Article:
Clerkship Time

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CS1775
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Clerkship Time

Post by CS1775 » Tue Mar 12, 2019 8:58 am

I'm starting to get my clerkship application process rolling. Two state courts that I'm interested in have posted their application requirements and a third will open up soon.

I'm going to need help with... everything... but it would be great if someone could look over my intended writing sample. Happy to PM.

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Nony
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Re: Clerkship Time

Post by Nony » Tue Mar 12, 2019 9:59 am

A lot of judges want a sample that hasn’t been edited by anyone else, so I don’t know if you really want people to look at your writing sample. If you’re trying to decide what kind of sample to use, people can help with that without reading the actual piece.

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CS1775
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Re: Clerkship Time

Post by CS1775 » Tue Mar 12, 2019 10:04 am

Nony wrote:
Tue Mar 12, 2019 9:59 am
A lot of judges want a sample that hasn’t been edited by anyone else, so I don’t know if you really want people to look at your writing sample. If you’re trying to decide what kind of sample to use, people can help with that without reading the actual piece.
Yeah mostly the second option. I want to know if I what I have now is a good sample.

I currently have a memo I completed as part of my internship with a public defender this semester. It's a basic research question + application to facts re: criminal trespass on government property. The attorney I wrote it for has not given me any edits so its entirely my own work.

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MJB
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Re: Clerkship Time

Post by MJB » Tue Mar 12, 2019 12:02 pm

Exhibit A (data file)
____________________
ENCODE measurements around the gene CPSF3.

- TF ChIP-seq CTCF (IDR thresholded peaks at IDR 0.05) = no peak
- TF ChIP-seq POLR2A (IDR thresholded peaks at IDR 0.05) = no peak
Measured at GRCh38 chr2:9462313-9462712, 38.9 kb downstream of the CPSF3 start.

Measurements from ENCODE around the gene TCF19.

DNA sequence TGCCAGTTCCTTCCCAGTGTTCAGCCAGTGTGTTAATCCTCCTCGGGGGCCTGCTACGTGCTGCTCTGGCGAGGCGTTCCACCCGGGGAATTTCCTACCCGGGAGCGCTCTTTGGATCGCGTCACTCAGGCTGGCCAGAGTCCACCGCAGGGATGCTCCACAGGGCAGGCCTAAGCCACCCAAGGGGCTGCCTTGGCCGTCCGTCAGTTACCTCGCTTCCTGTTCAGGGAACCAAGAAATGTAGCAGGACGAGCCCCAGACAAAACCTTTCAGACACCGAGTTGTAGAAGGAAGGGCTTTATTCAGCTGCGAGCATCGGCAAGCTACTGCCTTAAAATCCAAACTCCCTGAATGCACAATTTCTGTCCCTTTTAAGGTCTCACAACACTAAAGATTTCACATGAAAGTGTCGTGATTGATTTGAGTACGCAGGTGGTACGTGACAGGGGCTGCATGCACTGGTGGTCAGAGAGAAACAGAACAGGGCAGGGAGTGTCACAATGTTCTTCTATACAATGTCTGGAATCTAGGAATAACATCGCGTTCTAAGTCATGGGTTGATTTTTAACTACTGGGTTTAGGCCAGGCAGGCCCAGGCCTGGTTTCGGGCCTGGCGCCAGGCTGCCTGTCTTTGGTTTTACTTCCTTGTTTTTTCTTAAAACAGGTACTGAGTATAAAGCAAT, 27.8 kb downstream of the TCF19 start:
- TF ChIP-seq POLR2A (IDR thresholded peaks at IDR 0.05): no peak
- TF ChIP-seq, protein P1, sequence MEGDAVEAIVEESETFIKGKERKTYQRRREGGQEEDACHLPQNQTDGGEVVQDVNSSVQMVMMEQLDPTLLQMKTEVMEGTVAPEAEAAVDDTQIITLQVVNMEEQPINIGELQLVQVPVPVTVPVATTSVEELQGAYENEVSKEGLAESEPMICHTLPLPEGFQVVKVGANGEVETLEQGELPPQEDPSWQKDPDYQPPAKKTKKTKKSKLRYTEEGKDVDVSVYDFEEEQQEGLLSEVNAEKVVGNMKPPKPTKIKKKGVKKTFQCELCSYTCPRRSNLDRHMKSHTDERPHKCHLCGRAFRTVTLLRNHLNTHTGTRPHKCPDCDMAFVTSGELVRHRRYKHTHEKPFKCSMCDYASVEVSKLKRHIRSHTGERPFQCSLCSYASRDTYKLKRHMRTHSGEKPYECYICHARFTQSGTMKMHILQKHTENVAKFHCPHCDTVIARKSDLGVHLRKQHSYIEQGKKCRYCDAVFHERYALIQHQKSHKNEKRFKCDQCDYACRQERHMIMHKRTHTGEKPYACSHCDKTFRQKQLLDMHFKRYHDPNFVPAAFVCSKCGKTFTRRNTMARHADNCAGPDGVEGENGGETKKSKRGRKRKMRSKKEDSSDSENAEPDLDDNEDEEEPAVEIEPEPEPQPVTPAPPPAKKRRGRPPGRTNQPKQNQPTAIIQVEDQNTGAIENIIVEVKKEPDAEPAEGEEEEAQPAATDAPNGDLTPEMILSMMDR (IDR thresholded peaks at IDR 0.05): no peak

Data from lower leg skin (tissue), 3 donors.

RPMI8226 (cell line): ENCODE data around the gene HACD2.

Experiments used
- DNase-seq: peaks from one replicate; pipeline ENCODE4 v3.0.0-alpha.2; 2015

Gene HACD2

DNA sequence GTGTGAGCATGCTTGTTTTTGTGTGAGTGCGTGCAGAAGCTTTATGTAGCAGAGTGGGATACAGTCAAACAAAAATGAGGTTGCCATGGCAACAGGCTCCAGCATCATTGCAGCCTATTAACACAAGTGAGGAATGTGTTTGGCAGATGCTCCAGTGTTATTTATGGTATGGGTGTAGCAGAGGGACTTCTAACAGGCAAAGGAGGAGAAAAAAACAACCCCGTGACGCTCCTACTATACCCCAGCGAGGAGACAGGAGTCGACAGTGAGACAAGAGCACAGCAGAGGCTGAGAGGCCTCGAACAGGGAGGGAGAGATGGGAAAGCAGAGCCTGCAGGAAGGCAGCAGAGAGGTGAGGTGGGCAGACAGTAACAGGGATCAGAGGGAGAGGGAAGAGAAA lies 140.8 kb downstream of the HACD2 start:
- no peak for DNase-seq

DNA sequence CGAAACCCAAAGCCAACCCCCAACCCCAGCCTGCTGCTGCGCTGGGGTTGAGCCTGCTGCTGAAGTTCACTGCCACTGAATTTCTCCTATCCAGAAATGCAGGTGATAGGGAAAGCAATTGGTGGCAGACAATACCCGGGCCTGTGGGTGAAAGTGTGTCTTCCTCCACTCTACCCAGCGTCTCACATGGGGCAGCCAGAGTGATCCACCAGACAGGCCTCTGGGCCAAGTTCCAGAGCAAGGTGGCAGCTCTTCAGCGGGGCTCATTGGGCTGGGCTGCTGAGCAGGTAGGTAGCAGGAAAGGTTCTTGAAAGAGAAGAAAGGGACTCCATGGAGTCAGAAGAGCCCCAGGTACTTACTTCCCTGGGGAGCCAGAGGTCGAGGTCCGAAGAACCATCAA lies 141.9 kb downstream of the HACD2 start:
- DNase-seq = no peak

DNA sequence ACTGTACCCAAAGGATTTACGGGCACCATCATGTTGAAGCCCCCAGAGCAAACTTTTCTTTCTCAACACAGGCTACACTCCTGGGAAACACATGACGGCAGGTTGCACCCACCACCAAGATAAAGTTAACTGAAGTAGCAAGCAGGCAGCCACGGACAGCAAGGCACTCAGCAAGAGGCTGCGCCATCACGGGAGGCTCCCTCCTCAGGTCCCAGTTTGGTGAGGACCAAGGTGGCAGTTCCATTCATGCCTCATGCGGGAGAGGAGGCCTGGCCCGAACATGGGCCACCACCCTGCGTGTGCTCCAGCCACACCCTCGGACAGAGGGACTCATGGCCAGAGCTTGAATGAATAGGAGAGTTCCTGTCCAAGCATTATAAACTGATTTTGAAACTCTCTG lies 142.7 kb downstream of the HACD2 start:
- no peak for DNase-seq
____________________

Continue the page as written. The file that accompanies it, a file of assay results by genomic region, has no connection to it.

It sounds alright to me. A few random thoughts on writing samples:

(1) Something prepared in litigation is usually better than something academic, as it's closer to what the court actually does. You've got that.

(2) Relatedly, something taking a definite position is better than a "survey of the law" type sample. Again, at the end of the day the court has to actually decide who wins, so it's best to have something ultimately recommending a disposition or strategy. It sounds like you've got that too, assuming that your application section ends up taking a clear position. (Similarly, I'd probably use an "objective" sample over something more argumentative if you have the choice, since the court writes impartially.)

(3) It's often better to pick something clear than something complicated. Roughly ten pages isn't really that much space, especially if you use any of it to discuss background facts or the parties' arguments and you're making a real effort to discuss cases in conversation with each other. I've seen quite a few writing samples bite off more than they can chew in that regard.

As with all things clerkship related, individual judges may have preferences varying quite a bit from this - obviously, if you have any information about a particular judge's preferences, go with those.

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CS1775
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Re: Clerkship Time

Post by CS1775 » Tue Mar 12, 2019 12:59 pm

MJB wrote:
Tue Mar 12, 2019 12:02 pm
It sounds alright to me. A few random thoughts on writing samples:

(1) Something prepared in litigation is usually better than something academic, as it's closer to what the court actually does. You've got that.